Facebook (FB) has more than 2.5 billion monthly active users worldwide, with primarily no footprint in China. That’s because Facebook is banned in China, along with many other global social media providers. The Chinese government controls internet content and restricts, deletes, or bans content it deems is not in the interest of the state. This has grown to become a long list of companies.
- The 'Great Firewall' in China prevents internet users from viewing or positing socially or politically sensitive content.
- Facebook and other foreign internet companies are blocked in China, and Facebook's efforts to court China have been rebuffed.
- Meanwhile, homegrown services such as TikTok, WeChat, Sina Weibo and Tencent QQ flourish under the watchful eye of government censors.
Timeline of Actions
Chinese authorities blocked Facebook—along with Twitter and Google services—in July 2009 following riots in Xinjiang, a special autonomous region in western China. The crackdown was aimed at curtailing communications among independence activists.
China is considered to have one of the most extensive and sophisticated censorship regimes in the world. Dubbed the "Great Firewall," a number of methods are employed to control online expression, including website blocking and keyword filtering, censoring social media, and arresting content posters who broach sensitive or political issues. A host of government agencies wield authority over the internet in China, such as the Central Propaganda Department and the Ministry of Public Security. In 2014, it established the Cyberspace Administration of China as the main body for internet censorship in China.
The Great Firewall prevents users from accessing foreign news sites such as the BBC, The New York Times and the Wall Street Journal, among others. Foreign web services that are blocked include Facebook, Google, Twitter, Instagram, Snapchat, Yahoo, Slack and YouTube.
In 2018, Facebook attempted to set up a $30 million subsidiary in Hangzhou to incubate start-ups and give advice to local businesses. Permission to run the start-up was quickly withdrawn.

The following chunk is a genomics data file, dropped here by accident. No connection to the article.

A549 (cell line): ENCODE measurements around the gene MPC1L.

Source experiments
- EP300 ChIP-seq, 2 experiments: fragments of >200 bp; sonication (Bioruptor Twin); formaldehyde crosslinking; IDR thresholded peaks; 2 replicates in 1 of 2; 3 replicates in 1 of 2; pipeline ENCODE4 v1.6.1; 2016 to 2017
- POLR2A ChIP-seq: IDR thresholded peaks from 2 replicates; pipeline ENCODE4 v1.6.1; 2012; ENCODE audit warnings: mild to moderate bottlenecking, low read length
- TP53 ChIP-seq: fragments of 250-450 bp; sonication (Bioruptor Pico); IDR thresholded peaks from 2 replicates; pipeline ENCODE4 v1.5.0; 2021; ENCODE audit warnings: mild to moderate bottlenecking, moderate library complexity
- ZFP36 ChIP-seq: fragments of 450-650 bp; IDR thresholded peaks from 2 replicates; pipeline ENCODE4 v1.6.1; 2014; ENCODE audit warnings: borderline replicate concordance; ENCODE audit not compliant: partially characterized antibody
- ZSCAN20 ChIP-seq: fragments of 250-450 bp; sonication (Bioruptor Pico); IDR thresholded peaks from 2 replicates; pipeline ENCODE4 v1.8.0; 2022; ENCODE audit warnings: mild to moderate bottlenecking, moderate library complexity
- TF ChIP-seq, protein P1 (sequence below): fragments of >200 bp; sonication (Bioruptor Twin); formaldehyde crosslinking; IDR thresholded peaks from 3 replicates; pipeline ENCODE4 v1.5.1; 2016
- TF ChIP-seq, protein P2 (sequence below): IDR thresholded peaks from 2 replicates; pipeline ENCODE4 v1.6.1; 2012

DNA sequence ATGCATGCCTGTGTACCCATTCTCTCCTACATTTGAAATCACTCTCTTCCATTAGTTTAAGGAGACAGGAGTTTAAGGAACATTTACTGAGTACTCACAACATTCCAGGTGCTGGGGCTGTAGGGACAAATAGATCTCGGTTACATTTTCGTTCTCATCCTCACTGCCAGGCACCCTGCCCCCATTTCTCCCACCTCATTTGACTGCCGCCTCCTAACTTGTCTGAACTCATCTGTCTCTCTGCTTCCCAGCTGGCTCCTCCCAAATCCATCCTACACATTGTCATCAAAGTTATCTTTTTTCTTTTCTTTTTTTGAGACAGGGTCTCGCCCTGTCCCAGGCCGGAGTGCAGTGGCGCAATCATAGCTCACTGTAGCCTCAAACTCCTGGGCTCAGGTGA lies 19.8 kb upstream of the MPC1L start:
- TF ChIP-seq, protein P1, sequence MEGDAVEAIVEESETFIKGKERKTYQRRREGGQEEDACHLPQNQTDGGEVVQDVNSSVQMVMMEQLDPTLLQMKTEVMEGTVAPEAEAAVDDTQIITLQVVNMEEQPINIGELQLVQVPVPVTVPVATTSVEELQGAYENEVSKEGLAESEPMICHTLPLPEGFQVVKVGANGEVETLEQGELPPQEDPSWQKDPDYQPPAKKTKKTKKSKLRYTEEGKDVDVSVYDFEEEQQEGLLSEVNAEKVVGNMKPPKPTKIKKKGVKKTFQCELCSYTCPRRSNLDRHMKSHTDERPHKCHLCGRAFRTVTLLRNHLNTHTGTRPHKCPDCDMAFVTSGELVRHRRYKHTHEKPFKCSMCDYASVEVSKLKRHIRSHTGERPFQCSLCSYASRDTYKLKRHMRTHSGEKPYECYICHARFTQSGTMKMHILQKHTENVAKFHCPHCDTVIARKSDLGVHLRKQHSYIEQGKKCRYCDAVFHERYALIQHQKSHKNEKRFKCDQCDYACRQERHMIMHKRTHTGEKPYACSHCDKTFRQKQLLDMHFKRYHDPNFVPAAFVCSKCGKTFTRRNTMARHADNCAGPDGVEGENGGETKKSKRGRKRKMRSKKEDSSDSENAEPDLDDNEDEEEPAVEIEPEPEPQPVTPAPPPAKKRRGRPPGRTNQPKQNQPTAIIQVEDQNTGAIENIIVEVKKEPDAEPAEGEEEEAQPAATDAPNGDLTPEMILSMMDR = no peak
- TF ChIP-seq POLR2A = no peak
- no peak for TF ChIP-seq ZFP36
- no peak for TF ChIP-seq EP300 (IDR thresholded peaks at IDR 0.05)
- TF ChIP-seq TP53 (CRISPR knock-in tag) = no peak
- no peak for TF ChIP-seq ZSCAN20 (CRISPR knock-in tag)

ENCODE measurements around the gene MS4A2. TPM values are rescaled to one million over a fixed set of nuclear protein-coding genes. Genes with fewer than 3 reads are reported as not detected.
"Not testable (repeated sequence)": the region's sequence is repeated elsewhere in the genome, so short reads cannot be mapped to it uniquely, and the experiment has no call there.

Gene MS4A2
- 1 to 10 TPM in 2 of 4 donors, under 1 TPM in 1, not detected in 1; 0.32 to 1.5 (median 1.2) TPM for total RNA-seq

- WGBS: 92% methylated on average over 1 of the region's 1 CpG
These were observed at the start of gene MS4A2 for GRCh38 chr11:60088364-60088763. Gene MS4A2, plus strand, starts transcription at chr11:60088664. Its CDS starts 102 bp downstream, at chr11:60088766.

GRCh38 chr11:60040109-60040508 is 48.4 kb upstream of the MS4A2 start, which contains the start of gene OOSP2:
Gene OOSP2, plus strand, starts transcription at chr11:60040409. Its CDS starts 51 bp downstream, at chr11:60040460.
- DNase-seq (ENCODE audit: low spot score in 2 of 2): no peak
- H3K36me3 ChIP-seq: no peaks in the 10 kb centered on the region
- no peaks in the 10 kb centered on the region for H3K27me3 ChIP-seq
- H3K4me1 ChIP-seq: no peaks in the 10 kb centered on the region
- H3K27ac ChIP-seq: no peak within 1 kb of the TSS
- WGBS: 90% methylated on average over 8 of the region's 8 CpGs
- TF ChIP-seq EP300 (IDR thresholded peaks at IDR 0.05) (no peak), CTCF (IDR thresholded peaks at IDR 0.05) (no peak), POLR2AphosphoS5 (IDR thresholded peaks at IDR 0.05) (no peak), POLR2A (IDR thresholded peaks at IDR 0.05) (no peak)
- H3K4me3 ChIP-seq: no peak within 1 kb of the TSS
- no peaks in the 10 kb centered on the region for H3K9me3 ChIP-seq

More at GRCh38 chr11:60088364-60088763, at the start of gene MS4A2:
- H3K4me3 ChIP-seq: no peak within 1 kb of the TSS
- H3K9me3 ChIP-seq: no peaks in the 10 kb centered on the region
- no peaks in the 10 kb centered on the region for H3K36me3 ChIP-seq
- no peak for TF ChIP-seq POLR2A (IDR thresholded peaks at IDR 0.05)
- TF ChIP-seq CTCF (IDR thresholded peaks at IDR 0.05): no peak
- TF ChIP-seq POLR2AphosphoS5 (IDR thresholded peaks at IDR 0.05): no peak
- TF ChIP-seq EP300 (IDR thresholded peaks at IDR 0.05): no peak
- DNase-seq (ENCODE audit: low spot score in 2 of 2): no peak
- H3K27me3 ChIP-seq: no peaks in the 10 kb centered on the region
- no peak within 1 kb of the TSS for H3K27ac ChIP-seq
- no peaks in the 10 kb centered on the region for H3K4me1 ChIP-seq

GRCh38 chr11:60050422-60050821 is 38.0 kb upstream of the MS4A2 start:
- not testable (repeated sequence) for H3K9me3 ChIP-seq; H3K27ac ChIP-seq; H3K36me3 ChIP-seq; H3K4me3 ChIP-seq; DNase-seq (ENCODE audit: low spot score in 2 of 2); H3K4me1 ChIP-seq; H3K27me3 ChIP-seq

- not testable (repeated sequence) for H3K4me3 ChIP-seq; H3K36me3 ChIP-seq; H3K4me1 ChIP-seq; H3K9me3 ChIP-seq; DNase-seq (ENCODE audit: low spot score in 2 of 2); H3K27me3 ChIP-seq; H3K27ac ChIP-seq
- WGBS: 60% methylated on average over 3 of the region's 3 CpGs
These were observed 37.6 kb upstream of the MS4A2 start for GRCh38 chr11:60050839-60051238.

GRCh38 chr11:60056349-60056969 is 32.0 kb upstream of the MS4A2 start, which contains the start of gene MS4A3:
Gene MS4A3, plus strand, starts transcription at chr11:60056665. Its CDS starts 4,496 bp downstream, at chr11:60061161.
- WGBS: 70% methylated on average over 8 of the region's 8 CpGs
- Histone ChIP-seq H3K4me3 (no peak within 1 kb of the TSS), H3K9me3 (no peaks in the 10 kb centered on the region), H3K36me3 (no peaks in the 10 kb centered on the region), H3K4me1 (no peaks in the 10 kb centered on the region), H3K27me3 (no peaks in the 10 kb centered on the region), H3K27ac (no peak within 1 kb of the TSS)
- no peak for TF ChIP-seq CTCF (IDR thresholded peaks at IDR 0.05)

Despite not being able to operate in China, Facebook derives significant revenue from the country. In its 2018 annual report, the company said it generated "meaningful revenue from a limited number of resellers representing advertisers based in China." Pivotal Research Group estimated that number to be $5 billion. Meet Social, a Shenzhen-based advertising reseller, said it would place between $1 billion and $2 billion in advertising on Facebook and Instagram in 2019.
Who Is Successful in Chinese Social Media?
While the Great Firewall has kept foreign internet companies at bay, homegrown companies have been allowed to flourish. Some of the larger players include e-commerce retailers Alibaba (BABA) and JD.com (JD), search engine Baidu (BIDU), and micro-blogging service Sina Weibo (WB). Tencent QQ and WeChat are popular messaging apps similar to WhatsApp, while Tudou and Youku are China's version of YouTube.
Some Chinese internet companies have enjoyed considerable success abroad. Beijing-based ByteDance runs the short-form video app TikTok, estimated to have one billion users worldwide.
How to Access Facebook in China
In addition to being banned in China, Facebook is also blocked in North Korea and Iran. The special administrative regions of Macau and and Hong Kong have access under "One Country, Two Systems."
Despite the ban, there are a few ways to access Facebook and other blocked sites in China. Below are three options:
- Virtual private networks (VPN) are indispensable to travelers and foreigners living in China. Though VPNs are sometimes blocked and difficult to use, foreigners report they remain available. It is suggested you secure several VPN subscriptions before entering China, and to always assume traffic is being monitored.
- A proxy website is another option, though these can also be monitored.
- Tor helps users to surf the internet anonymously. However, hackers in China have found ways to prevent users from accessing the network.
The Future of Facebook in China
The Great Firewall prevents U.S. internet companies from establishing a foothold in China. Mark Zuckerberg, the chief executive officer of Facebook, has made several high-profile visits to China, with little progress. The site has been blocked since 2009, though Facebook still manages to earn some revenue via advertising reseller networks. As long as strict controls remain in place, it appears Facebook and others will remain on the sidelines.